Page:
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Industrial product and raw materials price indexes, September 2023

Released: 2023-10-19

Prices of products manufactured in Canada, as measured by the Industrial Product Price Index (IPPI), rose 0.4% month over month in September and increased 0.6% year over year. Prices of raw materials purchased by manufacturers operating in Canada, as measured by the Raw Materials Price Index (RMPI), increased 3.5% on a monthly basis in September and rose 2.4% year over year.

Chart 1  Chart 1: Prices for industrial products increase in September
Prices for industrial products increase in September

Industrial Product Price Index

The IPPI rose 0.4% month over month in September, following a 1.9% month-over-month increase in August.

Prices for energy and petroleum products rose 3.7% month over month in September, leading the increase in the IPPI. Price movements of refined products were mixed. The price of diesel fuel rose 7.0%, while the price of gasoline fell 2.3%. Crude oil, the raw input used to make these products, rose 9.9%. The rise in the price of diesel fuel was attributable in part to low distillate inventories in the United States and Europe. On September 21, Russia announced it would temporarily restrict its exports of diesel and gasoline, which also contributed to the rise in diesel prices worldwide. On October 6, Russia rolled back some of the restrictions on its exports of seaborne diesel fuel.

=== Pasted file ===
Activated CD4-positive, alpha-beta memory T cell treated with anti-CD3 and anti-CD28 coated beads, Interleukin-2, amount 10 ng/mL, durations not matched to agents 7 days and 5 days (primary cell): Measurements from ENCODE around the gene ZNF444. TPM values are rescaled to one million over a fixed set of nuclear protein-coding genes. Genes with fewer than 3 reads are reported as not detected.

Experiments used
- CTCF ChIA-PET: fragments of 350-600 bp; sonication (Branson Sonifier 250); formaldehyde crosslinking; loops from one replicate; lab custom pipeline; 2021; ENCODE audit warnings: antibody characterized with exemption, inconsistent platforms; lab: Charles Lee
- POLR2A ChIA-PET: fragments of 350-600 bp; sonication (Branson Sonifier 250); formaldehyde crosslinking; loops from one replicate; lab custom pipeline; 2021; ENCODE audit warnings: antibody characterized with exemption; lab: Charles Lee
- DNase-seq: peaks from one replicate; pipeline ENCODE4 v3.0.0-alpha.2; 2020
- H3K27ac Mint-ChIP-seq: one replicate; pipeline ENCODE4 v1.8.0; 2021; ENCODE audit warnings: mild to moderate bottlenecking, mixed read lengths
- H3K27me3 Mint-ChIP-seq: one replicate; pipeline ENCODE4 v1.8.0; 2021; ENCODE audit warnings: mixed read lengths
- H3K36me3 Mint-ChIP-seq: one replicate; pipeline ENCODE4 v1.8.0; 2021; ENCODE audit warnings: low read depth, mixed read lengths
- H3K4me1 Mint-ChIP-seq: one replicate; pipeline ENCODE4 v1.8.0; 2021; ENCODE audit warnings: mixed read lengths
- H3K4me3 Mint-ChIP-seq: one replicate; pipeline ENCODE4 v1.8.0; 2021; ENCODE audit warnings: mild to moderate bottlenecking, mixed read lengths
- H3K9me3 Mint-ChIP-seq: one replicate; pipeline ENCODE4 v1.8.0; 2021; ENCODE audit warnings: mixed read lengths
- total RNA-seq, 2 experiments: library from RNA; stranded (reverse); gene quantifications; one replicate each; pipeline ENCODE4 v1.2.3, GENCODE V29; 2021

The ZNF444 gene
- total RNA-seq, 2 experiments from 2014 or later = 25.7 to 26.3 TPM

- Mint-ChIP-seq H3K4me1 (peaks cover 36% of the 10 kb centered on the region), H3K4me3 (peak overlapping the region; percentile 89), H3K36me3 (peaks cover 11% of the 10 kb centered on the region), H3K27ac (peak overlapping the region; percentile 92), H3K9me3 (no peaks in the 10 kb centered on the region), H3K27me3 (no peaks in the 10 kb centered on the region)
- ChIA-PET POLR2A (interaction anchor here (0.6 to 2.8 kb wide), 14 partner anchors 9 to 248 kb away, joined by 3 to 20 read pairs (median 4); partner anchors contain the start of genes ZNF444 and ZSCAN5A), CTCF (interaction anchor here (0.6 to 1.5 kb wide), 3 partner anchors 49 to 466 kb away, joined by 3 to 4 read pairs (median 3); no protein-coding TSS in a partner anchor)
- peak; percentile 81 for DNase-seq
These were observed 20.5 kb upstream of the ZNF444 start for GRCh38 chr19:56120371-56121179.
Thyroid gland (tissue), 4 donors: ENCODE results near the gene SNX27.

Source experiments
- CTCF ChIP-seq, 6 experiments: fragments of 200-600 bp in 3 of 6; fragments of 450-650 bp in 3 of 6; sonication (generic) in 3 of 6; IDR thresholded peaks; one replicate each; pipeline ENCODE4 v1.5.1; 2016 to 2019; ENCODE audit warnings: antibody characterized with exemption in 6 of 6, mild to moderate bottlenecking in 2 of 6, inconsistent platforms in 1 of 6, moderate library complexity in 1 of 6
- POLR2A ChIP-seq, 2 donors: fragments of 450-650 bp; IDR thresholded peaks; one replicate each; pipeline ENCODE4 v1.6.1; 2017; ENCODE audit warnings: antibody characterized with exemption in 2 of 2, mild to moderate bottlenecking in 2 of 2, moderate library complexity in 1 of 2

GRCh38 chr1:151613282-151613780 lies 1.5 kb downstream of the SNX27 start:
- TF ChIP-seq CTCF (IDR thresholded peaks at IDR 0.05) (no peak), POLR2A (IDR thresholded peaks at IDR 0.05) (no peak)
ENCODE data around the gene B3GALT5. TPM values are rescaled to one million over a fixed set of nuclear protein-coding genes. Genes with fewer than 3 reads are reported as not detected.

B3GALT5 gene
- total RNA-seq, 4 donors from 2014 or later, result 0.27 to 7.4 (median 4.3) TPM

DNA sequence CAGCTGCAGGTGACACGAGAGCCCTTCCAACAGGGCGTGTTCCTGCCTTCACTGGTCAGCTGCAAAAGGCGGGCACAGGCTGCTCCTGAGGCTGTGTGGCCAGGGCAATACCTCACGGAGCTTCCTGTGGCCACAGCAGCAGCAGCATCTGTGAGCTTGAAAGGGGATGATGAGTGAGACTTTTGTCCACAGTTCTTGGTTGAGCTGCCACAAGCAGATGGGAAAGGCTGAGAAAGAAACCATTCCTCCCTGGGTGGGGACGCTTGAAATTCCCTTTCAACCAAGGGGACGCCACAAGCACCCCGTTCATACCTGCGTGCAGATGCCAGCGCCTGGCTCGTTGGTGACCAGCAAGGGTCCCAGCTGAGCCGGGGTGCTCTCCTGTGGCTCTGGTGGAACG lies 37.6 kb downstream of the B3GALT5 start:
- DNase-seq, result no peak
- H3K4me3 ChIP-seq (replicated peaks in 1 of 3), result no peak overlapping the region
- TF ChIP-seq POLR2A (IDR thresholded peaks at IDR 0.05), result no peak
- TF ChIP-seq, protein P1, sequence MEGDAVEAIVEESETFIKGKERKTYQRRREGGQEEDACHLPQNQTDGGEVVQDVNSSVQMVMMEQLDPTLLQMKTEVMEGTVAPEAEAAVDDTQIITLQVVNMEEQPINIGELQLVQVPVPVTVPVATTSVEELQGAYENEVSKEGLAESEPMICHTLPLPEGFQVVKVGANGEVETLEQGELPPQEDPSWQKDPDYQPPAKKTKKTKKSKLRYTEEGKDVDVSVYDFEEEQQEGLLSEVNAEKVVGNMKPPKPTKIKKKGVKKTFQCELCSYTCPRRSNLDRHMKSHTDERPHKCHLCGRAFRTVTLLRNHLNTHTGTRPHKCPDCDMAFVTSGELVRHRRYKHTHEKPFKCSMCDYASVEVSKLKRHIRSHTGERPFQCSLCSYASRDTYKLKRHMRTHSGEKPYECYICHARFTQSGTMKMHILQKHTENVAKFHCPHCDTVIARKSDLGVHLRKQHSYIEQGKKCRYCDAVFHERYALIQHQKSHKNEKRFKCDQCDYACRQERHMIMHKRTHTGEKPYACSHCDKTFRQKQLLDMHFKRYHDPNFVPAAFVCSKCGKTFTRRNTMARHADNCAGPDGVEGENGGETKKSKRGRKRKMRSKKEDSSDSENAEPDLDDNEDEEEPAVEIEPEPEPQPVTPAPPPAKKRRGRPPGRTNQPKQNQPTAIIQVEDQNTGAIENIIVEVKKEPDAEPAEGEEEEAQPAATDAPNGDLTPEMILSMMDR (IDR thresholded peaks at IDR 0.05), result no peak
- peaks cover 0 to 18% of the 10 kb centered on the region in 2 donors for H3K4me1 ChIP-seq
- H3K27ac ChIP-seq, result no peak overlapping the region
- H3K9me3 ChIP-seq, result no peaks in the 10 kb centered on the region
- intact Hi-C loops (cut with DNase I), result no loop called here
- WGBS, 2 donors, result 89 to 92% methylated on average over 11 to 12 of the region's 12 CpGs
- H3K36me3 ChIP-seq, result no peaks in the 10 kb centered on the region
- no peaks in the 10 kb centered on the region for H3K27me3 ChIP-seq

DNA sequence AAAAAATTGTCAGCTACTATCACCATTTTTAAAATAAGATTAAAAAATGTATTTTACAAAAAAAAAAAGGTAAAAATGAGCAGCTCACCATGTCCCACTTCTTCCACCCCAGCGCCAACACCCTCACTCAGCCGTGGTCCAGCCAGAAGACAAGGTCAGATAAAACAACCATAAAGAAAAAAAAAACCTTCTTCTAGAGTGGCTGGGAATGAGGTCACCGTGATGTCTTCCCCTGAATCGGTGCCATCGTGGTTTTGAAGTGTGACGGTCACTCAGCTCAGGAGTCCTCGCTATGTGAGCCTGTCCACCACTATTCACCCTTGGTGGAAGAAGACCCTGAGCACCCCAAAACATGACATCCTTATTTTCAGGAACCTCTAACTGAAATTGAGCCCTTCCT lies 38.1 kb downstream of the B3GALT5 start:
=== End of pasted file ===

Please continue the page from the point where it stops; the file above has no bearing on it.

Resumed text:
Prices for motorized and recreational vehicles were up 0.3% in September, as the Canadian dollar depreciated 0.4% against the US dollar. As many prices in this category are reported in US dollars, the movement in the exchange rate partially contributed to the monthly price increase in this group.

Prices for meat, fish, and dairy products fell 0.5% in September, mainly on lower prices for meat products (-1.0%). Prices for fresh and frozen pork declined by 4.5%, after posting five consecutive months of gains. A slowdown in demand due to seasonality played a part in the price drop. Ample supply also put downward pressure on prices. Supply of pork, which comes from live hogs, was affected by hog slaughter counts. Hog slaughter counts in federally inspected US facilities rose on both a monthly and yearly basis in September. According to the U.S. Department of Agriculture's (USDA) World Agricultural Supply and Demand Estimates, in the fourth quarter of 2023, US pork production is expected to increase, while hog prices are projected to fall compared with the previous quarter.

Prices for fresh and frozen beef and veal fell 1.1% month over month in September after posting a 3.1% monthly increase in August. Weakened seasonal demand contributed to driving down prices. Despite the decrease, supply remained tight for live cattle. Cattle slaughter counts in both Canada and the United States fell year over year in September. USDA beef cold storage also dropped 17.9% in August compared with the same month in 2022.